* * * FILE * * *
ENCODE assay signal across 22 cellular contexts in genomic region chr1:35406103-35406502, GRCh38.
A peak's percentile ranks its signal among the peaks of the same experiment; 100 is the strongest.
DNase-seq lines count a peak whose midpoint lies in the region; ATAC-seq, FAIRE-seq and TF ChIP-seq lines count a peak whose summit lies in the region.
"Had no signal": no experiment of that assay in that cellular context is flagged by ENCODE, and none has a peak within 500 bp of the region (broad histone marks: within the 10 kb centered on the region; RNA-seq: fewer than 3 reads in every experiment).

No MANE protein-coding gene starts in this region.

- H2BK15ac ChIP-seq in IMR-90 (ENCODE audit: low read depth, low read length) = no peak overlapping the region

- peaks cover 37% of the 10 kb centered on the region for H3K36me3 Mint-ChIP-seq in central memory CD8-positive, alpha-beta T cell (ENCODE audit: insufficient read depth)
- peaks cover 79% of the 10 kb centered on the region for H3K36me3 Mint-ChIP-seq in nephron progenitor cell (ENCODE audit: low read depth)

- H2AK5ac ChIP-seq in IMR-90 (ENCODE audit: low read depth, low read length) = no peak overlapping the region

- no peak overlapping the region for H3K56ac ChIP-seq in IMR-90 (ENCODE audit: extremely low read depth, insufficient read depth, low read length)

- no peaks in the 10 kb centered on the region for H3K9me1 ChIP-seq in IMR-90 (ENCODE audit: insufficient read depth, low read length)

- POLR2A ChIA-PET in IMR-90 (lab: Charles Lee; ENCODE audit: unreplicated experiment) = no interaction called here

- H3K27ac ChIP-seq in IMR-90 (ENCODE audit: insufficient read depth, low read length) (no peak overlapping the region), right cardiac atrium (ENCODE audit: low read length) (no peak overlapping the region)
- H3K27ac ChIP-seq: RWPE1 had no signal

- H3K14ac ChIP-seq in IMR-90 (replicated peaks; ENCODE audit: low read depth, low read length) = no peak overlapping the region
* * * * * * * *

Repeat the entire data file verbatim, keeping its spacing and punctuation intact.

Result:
ENCODE assay signal across 22 cellular contexts in genomic region chr1:35406103-35406502, GRCh38.
A peak's percentile ranks its signal among the peaks of the same experiment; 100 is the strongest.
DNase-seq lines count a peak whose midpoint lies in the region; ATAC-seq, FAIRE-seq and TF ChIP-seq lines count a peak whose summit lies in the region.
"Had no signal": no experiment of that assay in that cellular context is flagged by ENCODE, and none has a peak within 500 bp of the region (broad histone marks: within the 10 kb centered on the region; RNA-seq: fewer than 3 reads in every experiment).

No MANE protein-coding gene starts in this region.

- H2BK15ac ChIP-seq in IMR-90 (ENCODE audit: low read depth, low read length) = no peak overlapping the region

- peaks cover 37% of the 10 kb centered on the region for H3K36me3 Mint-ChIP-seq in central memory CD8-positive, alpha-beta T cell (ENCODE audit: insufficient read depth)
- peaks cover 79% of the 10 kb centered on the region for H3K36me3 Mint-ChIP-seq in nephron progenitor cell (ENCODE audit: low read depth)

- H2AK5ac ChIP-seq in IMR-90 (ENCODE audit: low read depth, low read length) = no peak overlapping the region

- no peak overlapping the region for H3K56ac ChIP-seq in IMR-90 (ENCODE audit: extremely low read depth, insufficient read depth, low read length)

- no peaks in the 10 kb centered on the region for H3K9me1 ChIP-seq in IMR-90 (ENCODE audit: insufficient read depth, low read length)

- POLR2A ChIA-PET in IMR-90 (lab: Charles Lee; ENCODE audit: unreplicated experiment) = no interaction called here

- H3K27ac ChIP-seq in IMR-90 (ENCODE audit: insufficient read depth, low read length) (no peak overlapping the region), right cardiac atrium (ENCODE audit: low read length) (no peak overlapping the region)
- H3K27ac ChIP-seq: RWPE1 had no signal

- H3K14ac ChIP-seq in IMR-90 (replicated peaks; ENCODE audit: low read depth, low read length) = no peak overlapping the region